up -ferror-limit (which I assume is counting only error diagnostics
(not notes), but then throwing out all diagnostics once it reaches the
limit)

eg:
$ cat foo.cpp
void foo(int);
void foo(double);
void foo(int, int);

int main() {
  foo();
}
$ clang++ foo.cpp -ferror-limit=2
foo.cpp:6:3: error: no matching function for call to 'foo'
  foo();
  ^~~
foo.cpp:3:6: note: candidate function not viable: requires 2 arguments, but 0
      were provided
void foo(int, int);
     ^
foo.cpp:2:6: note: candidate function not viable: requires 1 argument, but 0
      were provided
void foo(double);
     ^
foo.cpp:1:6: note: candidate function not viable: requires 1 argument, but 0
      were provided
void foo(int);
     ^

doesn't trip up -ferror-limit. It correctly doesn't count the notes as errors.

IMO, no. We should get it right. One way to do so would be to emit the fatal error rather than the first error that would exceed the threshold, rather than following the last error that is permitted within the threshold. That’s probably easier in general.

So lets say our limit is 1 and there is only one error in our translation unit. In this case we wouldn’t get the fatal error?

Correct.

One way to do so would be to emit the fatal
error rather than the first error that would exceed the threshold, rather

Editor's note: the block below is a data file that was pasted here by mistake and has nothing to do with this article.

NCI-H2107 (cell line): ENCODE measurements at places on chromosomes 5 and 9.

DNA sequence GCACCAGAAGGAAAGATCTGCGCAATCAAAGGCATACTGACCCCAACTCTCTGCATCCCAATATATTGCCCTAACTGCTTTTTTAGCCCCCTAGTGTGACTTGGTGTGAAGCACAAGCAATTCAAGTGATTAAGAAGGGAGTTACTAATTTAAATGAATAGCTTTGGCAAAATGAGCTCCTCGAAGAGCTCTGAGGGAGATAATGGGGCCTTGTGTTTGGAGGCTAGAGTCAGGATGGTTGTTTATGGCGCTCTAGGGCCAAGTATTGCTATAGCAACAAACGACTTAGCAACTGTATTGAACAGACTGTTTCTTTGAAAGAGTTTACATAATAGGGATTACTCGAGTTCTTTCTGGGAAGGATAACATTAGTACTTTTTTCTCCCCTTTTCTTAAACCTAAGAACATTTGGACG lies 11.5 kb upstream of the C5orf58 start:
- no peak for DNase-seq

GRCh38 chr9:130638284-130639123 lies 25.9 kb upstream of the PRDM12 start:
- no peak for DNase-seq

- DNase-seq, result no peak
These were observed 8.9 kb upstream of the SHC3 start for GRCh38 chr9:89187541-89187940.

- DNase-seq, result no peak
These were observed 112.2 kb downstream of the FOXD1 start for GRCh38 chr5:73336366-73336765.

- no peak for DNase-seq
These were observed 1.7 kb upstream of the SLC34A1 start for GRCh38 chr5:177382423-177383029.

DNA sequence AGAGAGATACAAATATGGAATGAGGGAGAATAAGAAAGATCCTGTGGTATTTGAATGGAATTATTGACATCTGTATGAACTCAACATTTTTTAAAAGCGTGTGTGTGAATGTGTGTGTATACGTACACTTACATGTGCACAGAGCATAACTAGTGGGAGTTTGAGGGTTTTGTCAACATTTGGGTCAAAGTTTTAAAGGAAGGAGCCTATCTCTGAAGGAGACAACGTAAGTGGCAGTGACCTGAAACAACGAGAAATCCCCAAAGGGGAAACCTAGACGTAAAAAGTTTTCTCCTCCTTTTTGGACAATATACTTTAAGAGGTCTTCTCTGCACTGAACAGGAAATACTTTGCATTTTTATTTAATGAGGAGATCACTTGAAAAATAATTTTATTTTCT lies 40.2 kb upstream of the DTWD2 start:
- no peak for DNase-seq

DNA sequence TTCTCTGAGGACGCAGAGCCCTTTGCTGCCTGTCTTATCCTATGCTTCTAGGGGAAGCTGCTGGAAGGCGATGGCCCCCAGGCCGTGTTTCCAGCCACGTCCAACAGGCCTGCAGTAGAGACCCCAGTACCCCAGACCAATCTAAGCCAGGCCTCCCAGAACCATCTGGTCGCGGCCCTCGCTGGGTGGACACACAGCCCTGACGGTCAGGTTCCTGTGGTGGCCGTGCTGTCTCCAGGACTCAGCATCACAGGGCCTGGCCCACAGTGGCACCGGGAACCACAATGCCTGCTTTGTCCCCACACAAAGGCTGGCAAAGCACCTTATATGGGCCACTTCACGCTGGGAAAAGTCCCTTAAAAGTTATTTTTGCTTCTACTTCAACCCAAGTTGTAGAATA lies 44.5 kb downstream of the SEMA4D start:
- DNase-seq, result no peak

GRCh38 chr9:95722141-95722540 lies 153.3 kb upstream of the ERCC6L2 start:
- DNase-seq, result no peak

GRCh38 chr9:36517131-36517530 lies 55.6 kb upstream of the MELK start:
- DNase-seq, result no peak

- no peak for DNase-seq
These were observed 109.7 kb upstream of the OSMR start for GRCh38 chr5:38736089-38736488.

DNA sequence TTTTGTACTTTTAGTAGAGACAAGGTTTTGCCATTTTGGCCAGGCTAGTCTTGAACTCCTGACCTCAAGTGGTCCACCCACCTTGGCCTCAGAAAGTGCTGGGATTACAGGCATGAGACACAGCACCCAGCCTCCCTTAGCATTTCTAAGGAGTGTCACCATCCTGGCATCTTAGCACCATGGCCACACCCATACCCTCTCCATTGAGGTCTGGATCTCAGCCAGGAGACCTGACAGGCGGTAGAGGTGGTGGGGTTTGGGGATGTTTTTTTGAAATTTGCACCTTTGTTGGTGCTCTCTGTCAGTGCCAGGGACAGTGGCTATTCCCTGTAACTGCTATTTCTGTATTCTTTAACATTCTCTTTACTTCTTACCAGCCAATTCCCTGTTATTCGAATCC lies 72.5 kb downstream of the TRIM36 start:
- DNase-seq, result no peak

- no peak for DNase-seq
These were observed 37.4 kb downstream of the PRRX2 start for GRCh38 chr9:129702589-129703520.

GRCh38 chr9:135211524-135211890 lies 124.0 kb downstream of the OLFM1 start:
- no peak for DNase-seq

than following the last error that is permitted within the threshold. That's
probably easier in general.

Like this? (patch attached, no test cases yet) - I don't know if I
should be doing something better than SetDelayedDiagnostic now that we
don't really need to delay it at all.

Examples:

foo.cpp contains one overload error
foo2.cpp contains two overload errors

Old behavior:

$ clang++ foo.cpp -ferror-limit=1
foo.cpp:4:3: error: no matching function for call to 'foo'
  foo();
  ^~~
fatal error: too many errors emitted, stopping now [-ferror-limit=]
2 errors generated.
$ clang++ foo2.cpp -ferror-limit=1
foo2.cpp:4:3: error: no matching function for call to 'foo'
  foo();
  ^~~
fatal error: too many errors emitted, stopping now [-ferror-limit=]
2 errors generated.

New behavior:

$ clang++ foo.cpp -ferror-limit=1
foo.cpp:4:3: error: no matching function for call to 'foo'
  foo();
  ^~~
foo.cpp:1:6: note: candidate function not viable: requires 1 argument,